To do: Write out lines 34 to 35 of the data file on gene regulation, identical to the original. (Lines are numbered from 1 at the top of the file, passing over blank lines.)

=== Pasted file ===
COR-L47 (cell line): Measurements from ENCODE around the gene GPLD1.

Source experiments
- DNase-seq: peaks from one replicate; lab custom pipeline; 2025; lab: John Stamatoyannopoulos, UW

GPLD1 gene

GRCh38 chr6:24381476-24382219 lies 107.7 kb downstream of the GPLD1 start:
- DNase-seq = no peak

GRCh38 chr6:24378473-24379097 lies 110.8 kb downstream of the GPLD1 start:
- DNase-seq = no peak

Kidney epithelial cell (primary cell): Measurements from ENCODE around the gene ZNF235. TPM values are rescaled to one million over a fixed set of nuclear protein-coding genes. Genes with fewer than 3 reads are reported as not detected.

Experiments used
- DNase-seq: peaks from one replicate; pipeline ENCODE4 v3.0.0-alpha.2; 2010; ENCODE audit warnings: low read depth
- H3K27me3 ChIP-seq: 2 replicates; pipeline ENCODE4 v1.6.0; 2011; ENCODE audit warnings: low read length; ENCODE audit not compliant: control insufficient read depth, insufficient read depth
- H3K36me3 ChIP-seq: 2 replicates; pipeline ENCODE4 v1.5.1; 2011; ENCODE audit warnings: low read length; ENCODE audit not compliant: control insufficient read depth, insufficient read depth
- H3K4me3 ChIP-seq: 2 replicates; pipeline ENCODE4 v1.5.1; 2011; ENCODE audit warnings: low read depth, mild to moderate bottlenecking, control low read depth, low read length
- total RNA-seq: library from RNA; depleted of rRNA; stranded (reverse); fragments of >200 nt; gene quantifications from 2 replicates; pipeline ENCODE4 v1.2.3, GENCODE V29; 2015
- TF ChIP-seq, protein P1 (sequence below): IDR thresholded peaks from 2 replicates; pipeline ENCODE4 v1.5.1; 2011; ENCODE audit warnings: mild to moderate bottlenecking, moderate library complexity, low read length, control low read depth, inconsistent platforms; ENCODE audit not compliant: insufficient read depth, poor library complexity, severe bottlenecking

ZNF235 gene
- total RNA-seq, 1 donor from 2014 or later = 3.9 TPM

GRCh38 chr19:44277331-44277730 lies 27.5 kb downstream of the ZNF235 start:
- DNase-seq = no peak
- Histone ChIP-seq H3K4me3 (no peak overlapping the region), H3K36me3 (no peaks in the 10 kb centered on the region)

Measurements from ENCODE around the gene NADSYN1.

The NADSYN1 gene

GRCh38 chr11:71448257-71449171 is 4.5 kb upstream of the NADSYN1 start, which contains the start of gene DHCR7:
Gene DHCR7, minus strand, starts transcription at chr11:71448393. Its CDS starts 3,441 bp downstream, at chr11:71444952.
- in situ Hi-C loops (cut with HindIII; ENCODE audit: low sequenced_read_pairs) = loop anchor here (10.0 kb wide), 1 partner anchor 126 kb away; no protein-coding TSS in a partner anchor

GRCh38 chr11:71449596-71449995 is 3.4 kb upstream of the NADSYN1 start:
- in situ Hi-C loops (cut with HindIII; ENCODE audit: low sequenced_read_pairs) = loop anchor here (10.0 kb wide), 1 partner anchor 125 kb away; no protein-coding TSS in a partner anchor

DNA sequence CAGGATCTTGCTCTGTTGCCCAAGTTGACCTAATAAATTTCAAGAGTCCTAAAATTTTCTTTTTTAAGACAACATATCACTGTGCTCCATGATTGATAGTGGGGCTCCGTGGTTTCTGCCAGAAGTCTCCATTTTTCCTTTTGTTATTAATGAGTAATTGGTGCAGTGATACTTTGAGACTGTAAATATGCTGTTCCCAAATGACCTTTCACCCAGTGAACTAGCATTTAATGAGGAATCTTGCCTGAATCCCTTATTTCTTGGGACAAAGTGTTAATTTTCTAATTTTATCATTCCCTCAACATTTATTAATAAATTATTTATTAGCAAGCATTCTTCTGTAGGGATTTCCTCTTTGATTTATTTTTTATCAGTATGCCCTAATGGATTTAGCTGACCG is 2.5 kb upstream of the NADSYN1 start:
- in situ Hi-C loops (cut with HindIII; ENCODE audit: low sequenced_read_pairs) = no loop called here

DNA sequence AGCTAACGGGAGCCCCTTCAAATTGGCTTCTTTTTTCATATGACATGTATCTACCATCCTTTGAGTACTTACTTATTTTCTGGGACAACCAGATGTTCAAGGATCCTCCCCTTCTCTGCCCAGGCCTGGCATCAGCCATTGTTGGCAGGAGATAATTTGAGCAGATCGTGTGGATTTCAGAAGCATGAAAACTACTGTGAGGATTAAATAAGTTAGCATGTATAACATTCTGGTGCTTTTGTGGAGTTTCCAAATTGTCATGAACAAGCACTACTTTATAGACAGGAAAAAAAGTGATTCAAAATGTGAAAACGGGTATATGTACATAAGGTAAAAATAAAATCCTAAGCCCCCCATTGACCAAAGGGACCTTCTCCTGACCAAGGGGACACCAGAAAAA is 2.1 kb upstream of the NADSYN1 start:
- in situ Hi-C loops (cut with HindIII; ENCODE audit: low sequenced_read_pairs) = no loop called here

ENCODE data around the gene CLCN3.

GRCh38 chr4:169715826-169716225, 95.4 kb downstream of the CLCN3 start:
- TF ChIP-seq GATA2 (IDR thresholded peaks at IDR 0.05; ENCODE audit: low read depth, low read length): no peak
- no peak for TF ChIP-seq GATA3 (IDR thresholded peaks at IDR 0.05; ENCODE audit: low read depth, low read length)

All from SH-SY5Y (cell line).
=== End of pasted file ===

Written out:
GRCh38 chr4:169715826-169716225, 95.4 kb downstream of the CLCN3 start:
- TF ChIP-seq GATA2 (IDR thresholded peaks at IDR 0.05; ENCODE audit: low read depth, low read length): no peak